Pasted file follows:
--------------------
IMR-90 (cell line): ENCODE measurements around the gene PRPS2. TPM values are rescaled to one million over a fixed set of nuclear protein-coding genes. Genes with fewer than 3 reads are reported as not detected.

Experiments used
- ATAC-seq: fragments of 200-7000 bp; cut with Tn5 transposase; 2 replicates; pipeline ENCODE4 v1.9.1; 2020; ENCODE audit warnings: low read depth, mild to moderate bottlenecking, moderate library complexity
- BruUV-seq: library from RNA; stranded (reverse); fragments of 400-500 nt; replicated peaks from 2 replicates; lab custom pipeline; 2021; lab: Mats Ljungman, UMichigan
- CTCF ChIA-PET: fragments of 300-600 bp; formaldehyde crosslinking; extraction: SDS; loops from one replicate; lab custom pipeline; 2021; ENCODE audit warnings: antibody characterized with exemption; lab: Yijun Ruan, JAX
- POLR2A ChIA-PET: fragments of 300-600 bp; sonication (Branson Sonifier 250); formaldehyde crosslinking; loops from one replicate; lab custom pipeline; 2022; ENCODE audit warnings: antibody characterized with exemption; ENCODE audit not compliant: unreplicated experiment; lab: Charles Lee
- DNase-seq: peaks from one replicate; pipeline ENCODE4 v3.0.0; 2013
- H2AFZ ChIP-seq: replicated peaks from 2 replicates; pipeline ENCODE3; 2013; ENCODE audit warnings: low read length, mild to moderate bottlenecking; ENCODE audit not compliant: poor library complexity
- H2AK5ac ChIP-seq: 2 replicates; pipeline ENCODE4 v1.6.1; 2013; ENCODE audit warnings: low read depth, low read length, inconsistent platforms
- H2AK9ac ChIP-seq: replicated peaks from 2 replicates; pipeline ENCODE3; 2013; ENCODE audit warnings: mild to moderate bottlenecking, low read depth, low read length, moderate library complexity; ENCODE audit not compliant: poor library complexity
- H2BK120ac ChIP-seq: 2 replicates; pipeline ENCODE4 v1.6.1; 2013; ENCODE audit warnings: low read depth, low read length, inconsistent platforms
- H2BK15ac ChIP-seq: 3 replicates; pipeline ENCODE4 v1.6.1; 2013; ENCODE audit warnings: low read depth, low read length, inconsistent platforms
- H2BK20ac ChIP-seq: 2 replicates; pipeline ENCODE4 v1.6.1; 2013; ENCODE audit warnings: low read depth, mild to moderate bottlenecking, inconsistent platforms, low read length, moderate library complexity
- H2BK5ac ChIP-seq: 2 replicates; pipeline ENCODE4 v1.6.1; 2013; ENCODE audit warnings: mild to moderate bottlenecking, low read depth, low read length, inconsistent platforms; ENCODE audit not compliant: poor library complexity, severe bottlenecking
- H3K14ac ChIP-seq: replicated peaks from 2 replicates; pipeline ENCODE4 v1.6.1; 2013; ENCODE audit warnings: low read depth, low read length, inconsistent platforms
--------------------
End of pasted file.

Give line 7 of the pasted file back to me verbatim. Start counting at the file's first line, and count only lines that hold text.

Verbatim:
- DNase-seq: peaks from one replicate; pipeline ENCODE4 v3.0.0; 2013